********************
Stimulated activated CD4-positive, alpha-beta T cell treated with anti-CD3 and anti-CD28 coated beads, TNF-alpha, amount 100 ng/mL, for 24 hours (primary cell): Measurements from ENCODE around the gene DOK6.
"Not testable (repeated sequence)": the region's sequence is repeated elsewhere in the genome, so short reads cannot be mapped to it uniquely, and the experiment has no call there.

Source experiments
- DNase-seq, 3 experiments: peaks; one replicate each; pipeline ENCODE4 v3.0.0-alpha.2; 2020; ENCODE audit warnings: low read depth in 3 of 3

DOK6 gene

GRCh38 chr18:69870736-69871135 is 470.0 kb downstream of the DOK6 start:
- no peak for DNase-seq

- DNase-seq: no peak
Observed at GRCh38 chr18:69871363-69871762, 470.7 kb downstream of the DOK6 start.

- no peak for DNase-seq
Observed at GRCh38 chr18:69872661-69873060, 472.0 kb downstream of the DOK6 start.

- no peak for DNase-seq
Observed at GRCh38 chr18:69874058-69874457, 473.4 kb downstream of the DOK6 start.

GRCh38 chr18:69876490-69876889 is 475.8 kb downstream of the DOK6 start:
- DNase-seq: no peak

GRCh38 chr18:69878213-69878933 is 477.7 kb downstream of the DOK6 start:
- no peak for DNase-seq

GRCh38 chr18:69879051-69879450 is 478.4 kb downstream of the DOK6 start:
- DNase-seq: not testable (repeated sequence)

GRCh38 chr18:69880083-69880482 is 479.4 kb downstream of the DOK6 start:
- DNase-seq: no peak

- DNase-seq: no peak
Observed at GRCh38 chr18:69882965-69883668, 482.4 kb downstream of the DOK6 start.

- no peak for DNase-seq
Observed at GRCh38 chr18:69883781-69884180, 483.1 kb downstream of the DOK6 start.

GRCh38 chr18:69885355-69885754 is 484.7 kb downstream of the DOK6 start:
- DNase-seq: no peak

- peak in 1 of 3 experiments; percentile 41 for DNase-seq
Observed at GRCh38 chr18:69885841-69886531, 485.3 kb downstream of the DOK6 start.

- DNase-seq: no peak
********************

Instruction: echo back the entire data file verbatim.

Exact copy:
Stimulated activated CD4-positive, alpha-beta T cell treated with anti-CD3 and anti-CD28 coated beads, TNF-alpha, amount 100 ng/mL, for 24 hours (primary cell): Measurements from ENCODE around the gene DOK6.
"Not testable (repeated sequence)": the region's sequence is repeated elsewhere in the genome, so short reads cannot be mapped to it uniquely, and the experiment has no call there.

Source experiments
- DNase-seq, 3 experiments: peaks; one replicate each; pipeline ENCODE4 v3.0.0-alpha.2; 2020; ENCODE audit warnings: low read depth in 3 of 3

DOK6 gene

GRCh38 chr18:69870736-69871135 is 470.0 kb downstream of the DOK6 start:
- no peak for DNase-seq

- DNase-seq: no peak
Observed at GRCh38 chr18:69871363-69871762, 470.7 kb downstream of the DOK6 start.

- no peak for DNase-seq
Observed at GRCh38 chr18:69872661-69873060, 472.0 kb downstream of the DOK6 start.

- no peak for DNase-seq
Observed at GRCh38 chr18:69874058-69874457, 473.4 kb downstream of the DOK6 start.

GRCh38 chr18:69876490-69876889 is 475.8 kb downstream of the DOK6 start:
- DNase-seq: no peak

GRCh38 chr18:69878213-69878933 is 477.7 kb downstream of the DOK6 start:
- no peak for DNase-seq

GRCh38 chr18:69879051-69879450 is 478.4 kb downstream of the DOK6 start:
- DNase-seq: not testable (repeated sequence)

GRCh38 chr18:69880083-69880482 is 479.4 kb downstream of the DOK6 start:
- DNase-seq: no peak

- DNase-seq: no peak
Observed at GRCh38 chr18:69882965-69883668, 482.4 kb downstream of the DOK6 start.

- no peak for DNase-seq
Observed at GRCh38 chr18:69883781-69884180, 483.1 kb downstream of the DOK6 start.

GRCh38 chr18:69885355-69885754 is 484.7 kb downstream of the DOK6 start:
- DNase-seq: no peak

- peak in 1 of 3 experiments; percentile 41 for DNase-seq
Observed at GRCh38 chr18:69885841-69886531, 485.3 kb downstream of the DOK6 start.

- DNase-seq: no peak